Hofmann returned to teach again at Berkeley in the summer of 1931, then went to Los Angeles to teach at the Chouinard Art School. He decided with his wife, Maria, to remain in America. In 1933, he established his school in New York City which soon attracted students from around the country. The esteem in which he was held by the 1950s was reflected in the popular statement, " Most every painter who
became a success in New York, either studied with Hofmann or their wives did."

Hofmann conducted a summer school in Provincetown where I studied with him in 1951. He was a large man, an easygoing person. When he learned that I had been a
teaching assistant to Worth Ryder, he granted me special status and talked with me in confidence. He told me that in gratitude to Worth Ryder, who had initiated his coming to America in 1930, he and his wife planned to bequeath their entire estate to the University in Berkeley for the furtherance of art education. Fate had it that his wife pre-deceased him and he subsequently remarried, that plan was not to be
realized. However, in honor of Ryder, in 1963, he made a gift of forty-five paintings and the sum of $250,000, a fund that became the seed money for the construction of the University Art Museum, one of the finest in the country. In 1958, he gave up teaching and began to devote his full energies to painting. His theories are presented in a book of 90 pages,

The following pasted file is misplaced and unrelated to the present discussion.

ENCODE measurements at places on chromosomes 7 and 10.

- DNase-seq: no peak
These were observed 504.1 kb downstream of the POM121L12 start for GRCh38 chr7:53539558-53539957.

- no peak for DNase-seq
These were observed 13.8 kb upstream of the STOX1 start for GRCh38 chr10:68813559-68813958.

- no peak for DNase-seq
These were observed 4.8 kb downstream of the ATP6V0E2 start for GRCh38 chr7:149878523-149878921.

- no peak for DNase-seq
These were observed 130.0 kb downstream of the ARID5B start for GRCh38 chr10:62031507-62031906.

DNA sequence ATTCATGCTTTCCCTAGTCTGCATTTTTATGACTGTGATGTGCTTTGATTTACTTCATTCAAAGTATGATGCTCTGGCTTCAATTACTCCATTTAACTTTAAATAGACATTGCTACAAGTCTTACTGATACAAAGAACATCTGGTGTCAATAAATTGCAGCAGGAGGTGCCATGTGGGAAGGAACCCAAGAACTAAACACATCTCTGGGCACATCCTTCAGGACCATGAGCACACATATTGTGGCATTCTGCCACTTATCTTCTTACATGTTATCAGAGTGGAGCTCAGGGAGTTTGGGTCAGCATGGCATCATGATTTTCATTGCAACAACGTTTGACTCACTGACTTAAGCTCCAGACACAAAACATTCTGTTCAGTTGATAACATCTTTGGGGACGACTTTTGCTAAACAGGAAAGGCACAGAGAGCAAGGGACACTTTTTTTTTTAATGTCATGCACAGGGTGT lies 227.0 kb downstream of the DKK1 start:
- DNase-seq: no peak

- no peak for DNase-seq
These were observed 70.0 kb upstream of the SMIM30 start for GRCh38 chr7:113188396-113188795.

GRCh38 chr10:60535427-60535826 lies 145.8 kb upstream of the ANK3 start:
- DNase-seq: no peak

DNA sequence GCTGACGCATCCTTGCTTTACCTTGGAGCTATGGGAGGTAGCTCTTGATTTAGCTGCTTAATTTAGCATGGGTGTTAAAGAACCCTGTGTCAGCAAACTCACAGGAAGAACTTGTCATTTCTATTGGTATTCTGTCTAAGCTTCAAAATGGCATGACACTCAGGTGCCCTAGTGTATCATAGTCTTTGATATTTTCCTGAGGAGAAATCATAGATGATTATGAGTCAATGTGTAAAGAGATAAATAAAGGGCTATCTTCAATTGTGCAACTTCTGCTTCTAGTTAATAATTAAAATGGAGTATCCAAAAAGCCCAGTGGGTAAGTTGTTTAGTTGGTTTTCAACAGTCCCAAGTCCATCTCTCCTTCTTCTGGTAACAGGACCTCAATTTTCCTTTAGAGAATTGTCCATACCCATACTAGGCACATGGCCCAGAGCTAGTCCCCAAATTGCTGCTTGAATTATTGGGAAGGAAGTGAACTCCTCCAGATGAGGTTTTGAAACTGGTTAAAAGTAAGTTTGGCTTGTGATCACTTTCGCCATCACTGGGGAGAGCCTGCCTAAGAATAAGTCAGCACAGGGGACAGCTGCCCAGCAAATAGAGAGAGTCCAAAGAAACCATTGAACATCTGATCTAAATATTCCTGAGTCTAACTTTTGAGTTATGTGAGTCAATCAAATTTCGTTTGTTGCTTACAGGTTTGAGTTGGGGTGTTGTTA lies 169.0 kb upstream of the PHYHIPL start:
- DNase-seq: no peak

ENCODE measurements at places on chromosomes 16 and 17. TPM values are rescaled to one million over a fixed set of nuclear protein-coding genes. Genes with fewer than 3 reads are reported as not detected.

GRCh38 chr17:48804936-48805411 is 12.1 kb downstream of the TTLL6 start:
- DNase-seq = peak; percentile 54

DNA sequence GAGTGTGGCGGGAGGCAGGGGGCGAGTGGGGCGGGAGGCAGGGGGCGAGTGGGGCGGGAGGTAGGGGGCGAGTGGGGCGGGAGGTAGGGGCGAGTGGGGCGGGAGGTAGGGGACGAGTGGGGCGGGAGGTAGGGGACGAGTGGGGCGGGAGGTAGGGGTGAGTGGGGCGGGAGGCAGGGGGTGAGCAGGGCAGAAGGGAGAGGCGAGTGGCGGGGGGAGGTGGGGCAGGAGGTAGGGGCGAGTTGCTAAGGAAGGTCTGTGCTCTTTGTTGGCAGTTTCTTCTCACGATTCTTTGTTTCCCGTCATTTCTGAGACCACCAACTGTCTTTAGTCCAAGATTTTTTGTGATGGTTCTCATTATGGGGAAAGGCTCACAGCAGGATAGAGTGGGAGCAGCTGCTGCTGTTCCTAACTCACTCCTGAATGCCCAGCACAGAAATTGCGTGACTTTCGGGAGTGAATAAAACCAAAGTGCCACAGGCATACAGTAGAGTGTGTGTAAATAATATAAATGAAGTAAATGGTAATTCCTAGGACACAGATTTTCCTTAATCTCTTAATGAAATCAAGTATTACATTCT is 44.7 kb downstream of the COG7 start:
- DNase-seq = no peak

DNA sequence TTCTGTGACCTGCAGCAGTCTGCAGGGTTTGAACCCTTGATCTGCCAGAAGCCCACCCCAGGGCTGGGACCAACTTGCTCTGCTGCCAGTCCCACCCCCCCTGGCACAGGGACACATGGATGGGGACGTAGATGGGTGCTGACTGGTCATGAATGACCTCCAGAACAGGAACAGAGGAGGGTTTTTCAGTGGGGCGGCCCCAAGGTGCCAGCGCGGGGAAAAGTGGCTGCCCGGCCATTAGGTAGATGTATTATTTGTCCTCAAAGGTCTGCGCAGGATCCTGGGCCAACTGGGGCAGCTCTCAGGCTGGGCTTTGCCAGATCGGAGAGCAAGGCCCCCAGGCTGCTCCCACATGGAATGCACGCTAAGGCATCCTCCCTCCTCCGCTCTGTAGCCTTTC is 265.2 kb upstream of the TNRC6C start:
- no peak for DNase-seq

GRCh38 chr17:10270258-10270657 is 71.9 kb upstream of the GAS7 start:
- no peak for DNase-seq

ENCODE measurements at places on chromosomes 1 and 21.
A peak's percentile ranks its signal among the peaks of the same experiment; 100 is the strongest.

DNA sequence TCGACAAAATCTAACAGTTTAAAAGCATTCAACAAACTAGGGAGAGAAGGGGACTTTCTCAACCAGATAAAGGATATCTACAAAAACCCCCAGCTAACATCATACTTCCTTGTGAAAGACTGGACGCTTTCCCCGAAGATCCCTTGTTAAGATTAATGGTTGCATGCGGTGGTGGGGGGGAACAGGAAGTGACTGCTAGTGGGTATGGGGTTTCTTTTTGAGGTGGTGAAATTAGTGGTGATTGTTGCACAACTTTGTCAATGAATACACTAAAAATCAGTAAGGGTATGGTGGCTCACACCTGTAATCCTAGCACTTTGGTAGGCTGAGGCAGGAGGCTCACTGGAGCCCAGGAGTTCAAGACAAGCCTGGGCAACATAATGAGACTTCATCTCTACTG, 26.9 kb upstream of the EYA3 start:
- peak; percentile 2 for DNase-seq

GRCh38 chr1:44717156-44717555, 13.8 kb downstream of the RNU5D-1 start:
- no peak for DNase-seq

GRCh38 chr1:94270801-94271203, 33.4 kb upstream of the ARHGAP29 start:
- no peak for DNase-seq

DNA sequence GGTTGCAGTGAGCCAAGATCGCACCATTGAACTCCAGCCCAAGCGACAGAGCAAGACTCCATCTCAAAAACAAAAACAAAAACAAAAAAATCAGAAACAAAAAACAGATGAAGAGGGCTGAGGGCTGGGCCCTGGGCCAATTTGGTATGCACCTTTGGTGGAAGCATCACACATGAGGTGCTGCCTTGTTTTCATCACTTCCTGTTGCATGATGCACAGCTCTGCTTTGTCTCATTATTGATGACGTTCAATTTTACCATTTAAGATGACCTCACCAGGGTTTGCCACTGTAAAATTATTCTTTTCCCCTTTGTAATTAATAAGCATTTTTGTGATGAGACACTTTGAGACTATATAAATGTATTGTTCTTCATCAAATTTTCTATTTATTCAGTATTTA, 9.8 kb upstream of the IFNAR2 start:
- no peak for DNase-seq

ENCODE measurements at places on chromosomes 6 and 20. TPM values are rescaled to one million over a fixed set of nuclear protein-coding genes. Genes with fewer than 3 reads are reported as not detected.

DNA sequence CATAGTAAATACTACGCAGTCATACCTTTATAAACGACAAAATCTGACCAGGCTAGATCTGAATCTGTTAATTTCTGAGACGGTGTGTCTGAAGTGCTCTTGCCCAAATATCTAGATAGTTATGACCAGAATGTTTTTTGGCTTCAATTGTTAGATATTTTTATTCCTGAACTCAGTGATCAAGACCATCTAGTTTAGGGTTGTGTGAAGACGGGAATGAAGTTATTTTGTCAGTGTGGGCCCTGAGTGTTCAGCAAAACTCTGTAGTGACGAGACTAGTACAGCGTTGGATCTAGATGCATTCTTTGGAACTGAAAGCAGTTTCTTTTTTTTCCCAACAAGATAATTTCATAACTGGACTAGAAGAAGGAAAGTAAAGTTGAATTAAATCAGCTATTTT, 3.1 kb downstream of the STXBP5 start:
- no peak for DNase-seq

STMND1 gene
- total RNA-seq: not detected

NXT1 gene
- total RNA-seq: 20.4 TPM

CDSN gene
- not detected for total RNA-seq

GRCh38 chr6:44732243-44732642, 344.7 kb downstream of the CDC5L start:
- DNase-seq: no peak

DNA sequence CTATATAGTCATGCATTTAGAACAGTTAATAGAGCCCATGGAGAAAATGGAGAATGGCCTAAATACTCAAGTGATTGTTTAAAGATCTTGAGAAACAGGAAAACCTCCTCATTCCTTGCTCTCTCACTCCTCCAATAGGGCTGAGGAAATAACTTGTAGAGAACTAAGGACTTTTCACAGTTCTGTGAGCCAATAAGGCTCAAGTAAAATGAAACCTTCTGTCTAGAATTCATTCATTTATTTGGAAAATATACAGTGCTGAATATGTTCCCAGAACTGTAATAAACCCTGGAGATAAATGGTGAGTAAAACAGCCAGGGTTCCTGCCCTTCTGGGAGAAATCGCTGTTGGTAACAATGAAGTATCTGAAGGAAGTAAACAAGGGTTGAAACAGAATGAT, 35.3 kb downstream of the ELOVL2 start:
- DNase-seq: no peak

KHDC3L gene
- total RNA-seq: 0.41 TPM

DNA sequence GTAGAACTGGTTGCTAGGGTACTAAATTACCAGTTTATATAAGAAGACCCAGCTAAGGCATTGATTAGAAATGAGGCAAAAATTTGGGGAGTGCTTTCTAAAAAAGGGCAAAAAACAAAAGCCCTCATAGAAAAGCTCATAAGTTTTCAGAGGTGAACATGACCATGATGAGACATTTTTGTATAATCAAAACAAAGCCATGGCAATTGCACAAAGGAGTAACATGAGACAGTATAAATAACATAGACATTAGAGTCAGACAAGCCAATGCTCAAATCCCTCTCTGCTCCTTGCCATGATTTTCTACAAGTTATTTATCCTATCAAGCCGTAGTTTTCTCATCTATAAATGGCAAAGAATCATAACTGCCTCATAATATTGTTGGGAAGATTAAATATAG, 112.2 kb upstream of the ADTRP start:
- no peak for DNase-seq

"The Search for the Real," which he wrote and was published in 1948. An excellent anthology, "Hans Hofmann," by Cynthia Goodman was published by the Whitney Museum in 1990. The summer I spent at his school on Cape Cod was critical in my career. I learned to appreciate the meaning of his credo, "push-pull"; all areas of a composition should act in concert and present a unity. If one element of a composition, tended to "push" out of the picture plane, then another should "pull" it in. If one element is strident, like the intense red line in "Scepter," then another element, i.e., a color, shape, or texture, should hold it within the composition. He
would expound on his theories in the morning sessions at the school which were devoted to drawing from the model in charcoal. All activity would stop when he entered the large studio and the students would follow him as he went from easel to easel giving critiques of each individual's drawing. To illustrate his points, he often would tear a drawing into rectanglar pieces and reassemble them on the drawing board to explain "doss shifting." Another procedure involved his drawing a small picture plane on the student's work and show with arrows how form may have been made to move horizontally or vertically (these drawings are now collector's items). He would also use hand gestures to explain a point. He often said of my drawing "It needs more of ziss" moving his hands horizontally. The final day of class, he looked at my drawing and said, "It needs more of ziss" and moved his hands vertically!

After the late 1940s, more former Hofmann students, or New York artists showing his influence, were to join the Berkeley faculty- Glenn Wessels, Wilfred Zogbaum, Felix Ruvolo, and Sid Gordin. The department produced many artists who won distinction, among them were- Sam Francis, Elmer Bischoff, Ynez Johnston, Walter Askin, and Jay De Feo.

© Karl Kasten 10/15/04
Republished with permission from the author.